President Barack Obama marked the five-year anniversary of a controversial economic stimulus plan by releasing a report on saying that government spending averted a second Great Depression, setting off a new round of partisan debate about the decision.
Obama had been in office only a month when he signed the American Recovery and Reinvestment Act of 2009, a $787 billion stimulus that Democratic majorities in both the Senate and House of Representatives passed over the objections of Republicans.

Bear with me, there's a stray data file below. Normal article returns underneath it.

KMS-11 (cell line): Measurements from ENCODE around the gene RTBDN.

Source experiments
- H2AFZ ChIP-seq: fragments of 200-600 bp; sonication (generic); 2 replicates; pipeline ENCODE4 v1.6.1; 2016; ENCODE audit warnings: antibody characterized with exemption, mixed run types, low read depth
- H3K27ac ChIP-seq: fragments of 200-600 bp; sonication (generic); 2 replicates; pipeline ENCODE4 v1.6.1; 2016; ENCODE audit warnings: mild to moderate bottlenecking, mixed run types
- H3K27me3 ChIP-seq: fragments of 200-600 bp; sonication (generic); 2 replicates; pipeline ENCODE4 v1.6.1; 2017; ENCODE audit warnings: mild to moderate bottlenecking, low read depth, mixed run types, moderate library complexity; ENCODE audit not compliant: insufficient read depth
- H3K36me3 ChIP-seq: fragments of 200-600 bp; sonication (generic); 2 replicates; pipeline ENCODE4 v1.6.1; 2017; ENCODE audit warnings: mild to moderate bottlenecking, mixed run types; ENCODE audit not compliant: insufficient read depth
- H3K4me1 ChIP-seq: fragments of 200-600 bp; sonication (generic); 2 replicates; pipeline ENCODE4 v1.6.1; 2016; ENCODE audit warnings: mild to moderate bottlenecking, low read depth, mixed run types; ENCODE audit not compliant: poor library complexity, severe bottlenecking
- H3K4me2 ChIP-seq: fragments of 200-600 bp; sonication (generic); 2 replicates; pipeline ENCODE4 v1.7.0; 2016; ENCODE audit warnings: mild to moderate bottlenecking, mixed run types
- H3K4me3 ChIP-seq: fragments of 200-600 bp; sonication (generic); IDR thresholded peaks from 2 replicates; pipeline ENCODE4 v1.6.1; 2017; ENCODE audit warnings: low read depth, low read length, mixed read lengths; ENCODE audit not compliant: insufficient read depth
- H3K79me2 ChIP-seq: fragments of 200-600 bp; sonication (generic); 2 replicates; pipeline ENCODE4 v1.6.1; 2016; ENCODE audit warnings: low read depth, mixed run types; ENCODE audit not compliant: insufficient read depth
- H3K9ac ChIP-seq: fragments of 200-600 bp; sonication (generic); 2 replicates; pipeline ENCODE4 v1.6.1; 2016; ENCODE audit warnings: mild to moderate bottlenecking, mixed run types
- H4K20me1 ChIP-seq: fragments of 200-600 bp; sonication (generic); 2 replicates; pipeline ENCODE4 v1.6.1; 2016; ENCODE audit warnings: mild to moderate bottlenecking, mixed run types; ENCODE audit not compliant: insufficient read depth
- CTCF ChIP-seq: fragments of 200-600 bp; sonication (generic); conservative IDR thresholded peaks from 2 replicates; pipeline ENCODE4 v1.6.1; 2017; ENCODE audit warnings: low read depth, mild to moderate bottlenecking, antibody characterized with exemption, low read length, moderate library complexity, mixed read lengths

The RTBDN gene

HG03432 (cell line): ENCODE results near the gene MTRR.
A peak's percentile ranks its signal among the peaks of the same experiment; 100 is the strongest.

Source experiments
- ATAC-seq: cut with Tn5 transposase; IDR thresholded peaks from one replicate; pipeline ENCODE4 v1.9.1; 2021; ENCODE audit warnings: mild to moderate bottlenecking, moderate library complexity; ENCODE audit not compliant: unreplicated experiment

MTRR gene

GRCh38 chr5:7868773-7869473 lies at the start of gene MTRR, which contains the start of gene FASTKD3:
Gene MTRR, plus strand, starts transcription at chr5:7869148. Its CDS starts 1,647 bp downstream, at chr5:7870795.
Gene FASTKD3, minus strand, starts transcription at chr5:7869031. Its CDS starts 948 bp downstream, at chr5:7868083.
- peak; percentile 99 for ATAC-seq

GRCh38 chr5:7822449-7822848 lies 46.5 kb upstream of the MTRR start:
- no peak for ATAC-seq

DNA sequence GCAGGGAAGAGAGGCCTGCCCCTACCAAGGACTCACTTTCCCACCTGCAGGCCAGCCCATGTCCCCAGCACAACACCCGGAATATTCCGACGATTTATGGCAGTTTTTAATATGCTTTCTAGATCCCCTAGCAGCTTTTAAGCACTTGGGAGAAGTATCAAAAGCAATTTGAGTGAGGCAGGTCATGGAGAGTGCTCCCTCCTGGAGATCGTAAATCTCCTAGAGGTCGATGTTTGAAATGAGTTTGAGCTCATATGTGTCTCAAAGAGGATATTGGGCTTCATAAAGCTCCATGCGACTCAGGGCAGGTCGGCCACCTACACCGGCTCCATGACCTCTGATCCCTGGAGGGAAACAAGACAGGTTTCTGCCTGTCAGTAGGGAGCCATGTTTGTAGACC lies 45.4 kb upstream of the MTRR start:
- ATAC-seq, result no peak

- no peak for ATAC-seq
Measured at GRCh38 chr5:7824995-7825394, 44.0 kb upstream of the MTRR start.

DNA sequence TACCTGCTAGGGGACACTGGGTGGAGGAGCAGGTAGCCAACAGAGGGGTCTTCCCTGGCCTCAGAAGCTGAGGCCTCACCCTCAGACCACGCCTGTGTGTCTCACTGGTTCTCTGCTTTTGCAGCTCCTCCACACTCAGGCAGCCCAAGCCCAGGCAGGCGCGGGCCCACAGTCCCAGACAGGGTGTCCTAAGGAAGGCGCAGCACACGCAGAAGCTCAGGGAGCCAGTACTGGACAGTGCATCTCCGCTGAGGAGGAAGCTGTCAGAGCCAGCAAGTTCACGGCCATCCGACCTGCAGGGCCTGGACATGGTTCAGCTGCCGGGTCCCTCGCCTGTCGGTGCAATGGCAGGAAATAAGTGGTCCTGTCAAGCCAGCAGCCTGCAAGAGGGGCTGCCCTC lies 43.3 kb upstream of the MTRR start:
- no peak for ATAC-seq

Many Americans remain doubtful about how helpful the stimulus was for an economy that still struggles to recover from a deep recession that took hold in 2008.
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The White House, eager to lay to rest those doubts, issued a five-year report on Monday that said the stimulus generated an average of 1.6 million jobs a year for four years through the end of 2012.